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One in three UK workers admit to lying to take time off work, mainly because they’re disillusioned with their jobs, according to research commissioned by PwC on attitudes to absence.
While good weather, hangovers, and romance are motivations for 11%, 18% and 5% of "skivers" respectively, the majority (61%) claim they are simply bored and depressed with work.
For 21% of workers, family responsibilities are the real reason behind "sick" days, perhaps highlighting the difficulties people face achieving a work-life balance.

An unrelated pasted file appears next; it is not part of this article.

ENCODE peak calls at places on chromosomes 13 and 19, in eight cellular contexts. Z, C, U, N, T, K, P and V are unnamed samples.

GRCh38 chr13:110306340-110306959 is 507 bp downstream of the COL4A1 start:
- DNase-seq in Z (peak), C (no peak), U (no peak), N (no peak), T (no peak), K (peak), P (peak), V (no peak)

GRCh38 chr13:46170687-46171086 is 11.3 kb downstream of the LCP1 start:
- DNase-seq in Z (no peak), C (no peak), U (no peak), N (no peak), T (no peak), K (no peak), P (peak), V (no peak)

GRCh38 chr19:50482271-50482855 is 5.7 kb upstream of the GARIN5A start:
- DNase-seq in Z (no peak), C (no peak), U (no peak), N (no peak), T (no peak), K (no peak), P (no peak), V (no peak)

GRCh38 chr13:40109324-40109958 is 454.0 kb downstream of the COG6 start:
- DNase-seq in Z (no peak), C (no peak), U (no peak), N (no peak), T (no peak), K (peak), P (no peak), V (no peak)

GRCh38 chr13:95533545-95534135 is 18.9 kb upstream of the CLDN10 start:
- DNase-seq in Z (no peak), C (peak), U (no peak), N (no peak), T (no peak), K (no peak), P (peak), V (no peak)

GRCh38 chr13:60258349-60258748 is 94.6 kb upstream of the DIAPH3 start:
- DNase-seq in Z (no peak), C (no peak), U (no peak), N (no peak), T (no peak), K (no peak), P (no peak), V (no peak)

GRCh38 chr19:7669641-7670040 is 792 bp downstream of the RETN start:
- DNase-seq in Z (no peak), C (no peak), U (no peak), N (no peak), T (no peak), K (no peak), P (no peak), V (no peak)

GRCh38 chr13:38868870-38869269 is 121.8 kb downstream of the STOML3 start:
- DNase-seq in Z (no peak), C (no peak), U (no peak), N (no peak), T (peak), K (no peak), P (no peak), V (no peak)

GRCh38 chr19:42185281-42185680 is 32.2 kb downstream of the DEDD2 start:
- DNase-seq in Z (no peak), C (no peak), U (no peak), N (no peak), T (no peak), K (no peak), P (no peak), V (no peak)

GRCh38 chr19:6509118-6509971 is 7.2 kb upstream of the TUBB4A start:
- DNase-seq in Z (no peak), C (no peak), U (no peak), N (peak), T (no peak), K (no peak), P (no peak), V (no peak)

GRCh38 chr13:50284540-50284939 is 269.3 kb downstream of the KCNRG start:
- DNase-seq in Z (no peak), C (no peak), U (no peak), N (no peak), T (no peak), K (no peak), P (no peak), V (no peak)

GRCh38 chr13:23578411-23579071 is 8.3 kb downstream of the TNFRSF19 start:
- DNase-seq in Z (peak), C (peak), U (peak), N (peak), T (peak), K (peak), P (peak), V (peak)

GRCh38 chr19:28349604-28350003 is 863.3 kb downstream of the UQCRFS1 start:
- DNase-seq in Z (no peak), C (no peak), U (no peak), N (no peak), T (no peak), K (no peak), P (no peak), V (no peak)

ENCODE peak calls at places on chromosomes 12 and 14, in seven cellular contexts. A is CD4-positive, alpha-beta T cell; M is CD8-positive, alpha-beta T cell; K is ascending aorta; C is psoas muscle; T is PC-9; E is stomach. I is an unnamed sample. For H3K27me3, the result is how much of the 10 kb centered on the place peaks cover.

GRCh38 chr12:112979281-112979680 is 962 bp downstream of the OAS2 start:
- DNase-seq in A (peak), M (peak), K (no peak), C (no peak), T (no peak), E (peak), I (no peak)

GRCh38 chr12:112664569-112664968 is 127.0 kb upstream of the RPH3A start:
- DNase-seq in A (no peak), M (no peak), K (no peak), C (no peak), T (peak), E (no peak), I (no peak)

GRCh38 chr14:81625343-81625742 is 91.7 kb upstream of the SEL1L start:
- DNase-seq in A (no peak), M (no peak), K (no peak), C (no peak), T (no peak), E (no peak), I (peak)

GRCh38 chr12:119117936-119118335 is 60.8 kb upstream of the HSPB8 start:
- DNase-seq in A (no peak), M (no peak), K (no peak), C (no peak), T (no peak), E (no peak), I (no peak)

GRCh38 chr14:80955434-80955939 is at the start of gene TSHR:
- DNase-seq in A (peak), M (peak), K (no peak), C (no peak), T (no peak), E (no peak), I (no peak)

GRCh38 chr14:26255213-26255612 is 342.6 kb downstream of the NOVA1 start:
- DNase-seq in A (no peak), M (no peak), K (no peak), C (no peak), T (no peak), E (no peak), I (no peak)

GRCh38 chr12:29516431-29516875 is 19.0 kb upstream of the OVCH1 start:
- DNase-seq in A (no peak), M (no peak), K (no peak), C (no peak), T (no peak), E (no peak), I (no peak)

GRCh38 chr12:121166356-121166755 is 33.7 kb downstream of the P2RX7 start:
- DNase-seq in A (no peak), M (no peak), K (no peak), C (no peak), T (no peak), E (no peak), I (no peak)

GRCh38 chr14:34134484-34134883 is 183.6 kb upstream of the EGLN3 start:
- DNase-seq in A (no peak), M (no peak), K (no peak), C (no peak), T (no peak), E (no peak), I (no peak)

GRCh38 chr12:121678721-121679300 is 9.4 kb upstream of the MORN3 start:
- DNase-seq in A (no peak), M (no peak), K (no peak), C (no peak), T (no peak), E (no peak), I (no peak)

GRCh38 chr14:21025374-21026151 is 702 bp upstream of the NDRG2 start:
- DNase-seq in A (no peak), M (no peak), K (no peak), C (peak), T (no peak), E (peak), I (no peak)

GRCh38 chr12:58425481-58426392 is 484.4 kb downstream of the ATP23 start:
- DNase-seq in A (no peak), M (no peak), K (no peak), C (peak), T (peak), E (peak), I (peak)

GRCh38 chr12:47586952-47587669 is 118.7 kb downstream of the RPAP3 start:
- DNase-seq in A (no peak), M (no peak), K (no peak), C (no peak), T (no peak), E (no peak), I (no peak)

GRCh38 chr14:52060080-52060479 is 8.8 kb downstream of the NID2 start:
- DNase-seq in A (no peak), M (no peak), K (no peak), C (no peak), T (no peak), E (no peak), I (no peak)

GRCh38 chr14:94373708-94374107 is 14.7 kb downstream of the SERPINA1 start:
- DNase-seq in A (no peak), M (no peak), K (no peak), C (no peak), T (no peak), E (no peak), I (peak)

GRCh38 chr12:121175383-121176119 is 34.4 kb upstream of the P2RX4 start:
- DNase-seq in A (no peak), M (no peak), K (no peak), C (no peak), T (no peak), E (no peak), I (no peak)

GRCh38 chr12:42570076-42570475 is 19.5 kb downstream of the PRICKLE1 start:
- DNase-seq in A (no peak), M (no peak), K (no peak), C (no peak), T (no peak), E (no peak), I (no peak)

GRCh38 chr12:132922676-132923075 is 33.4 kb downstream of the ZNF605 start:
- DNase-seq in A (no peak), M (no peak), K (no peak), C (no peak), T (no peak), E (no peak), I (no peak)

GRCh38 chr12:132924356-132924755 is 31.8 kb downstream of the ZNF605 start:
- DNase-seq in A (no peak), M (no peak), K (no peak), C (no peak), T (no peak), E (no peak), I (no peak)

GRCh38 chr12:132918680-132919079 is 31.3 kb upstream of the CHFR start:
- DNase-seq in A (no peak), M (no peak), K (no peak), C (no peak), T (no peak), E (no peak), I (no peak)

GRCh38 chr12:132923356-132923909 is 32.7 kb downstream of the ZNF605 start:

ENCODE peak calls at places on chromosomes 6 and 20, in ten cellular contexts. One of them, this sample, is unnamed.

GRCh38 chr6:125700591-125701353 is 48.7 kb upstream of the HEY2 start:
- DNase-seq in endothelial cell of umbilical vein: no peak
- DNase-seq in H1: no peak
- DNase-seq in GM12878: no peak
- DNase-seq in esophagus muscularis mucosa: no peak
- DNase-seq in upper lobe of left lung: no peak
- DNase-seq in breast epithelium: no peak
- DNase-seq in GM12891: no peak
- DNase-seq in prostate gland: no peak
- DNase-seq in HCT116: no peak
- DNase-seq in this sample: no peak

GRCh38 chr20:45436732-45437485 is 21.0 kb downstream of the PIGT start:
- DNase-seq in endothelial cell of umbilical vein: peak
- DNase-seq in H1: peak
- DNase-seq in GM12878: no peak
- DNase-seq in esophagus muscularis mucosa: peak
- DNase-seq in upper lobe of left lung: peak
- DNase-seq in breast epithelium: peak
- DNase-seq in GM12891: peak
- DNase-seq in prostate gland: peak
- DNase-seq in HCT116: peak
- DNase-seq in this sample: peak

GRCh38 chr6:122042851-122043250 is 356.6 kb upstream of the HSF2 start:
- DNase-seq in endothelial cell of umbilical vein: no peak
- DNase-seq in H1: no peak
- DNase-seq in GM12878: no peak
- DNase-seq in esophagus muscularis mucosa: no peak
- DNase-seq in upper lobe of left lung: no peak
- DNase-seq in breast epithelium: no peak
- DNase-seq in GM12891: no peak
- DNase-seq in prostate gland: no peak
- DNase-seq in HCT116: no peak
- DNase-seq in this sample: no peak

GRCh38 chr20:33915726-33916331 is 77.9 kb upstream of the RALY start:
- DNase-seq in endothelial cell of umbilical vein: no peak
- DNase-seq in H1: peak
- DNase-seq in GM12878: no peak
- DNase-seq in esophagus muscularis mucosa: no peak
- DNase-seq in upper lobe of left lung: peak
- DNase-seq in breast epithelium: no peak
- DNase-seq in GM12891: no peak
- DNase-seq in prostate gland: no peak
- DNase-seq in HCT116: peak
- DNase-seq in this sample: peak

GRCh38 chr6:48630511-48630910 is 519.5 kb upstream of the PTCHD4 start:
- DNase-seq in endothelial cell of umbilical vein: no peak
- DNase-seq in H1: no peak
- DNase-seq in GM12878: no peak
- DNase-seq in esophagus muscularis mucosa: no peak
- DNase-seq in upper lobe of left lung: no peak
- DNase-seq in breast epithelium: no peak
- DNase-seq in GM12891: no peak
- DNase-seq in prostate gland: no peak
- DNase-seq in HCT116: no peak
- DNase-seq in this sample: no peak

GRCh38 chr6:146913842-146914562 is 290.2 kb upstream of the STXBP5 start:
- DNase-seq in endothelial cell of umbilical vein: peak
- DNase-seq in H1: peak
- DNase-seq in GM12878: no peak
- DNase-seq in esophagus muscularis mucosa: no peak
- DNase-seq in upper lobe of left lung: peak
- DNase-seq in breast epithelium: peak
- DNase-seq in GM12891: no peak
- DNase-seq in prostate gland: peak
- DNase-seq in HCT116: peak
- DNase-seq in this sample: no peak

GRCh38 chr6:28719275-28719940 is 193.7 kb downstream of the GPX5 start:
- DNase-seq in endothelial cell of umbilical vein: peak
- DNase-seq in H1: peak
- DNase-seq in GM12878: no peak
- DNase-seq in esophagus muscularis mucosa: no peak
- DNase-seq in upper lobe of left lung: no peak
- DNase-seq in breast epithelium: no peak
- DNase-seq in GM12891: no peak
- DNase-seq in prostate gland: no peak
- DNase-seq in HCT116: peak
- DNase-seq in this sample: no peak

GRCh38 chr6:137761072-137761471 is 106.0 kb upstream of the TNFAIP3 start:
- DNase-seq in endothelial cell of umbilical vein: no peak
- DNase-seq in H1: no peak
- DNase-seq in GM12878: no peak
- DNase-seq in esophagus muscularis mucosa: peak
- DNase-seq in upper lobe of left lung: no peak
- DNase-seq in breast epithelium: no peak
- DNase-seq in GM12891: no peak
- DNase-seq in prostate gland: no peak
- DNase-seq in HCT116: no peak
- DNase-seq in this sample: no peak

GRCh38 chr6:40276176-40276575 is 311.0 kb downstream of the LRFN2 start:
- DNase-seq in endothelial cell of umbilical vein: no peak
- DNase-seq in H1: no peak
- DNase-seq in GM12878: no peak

Neil Roden, HR consulting partner at PwC, said:
"Introducing or enhancing flexible working arrangements can make a difference. Ensuring people feel they’re not taken for granted is also important. Some 15% of those who provided false excuses felt they deserved the time."
Employers need to take heed because taking a day off for a false reason seems to be contagious. A third of workers think they’d be more likely to take unwarranted leave if they see their colleagues getting away with it. The effects can also be long lasting, with two thirds of "skivers" saying their sick days are more credible if they pretend to be ill for more than one day.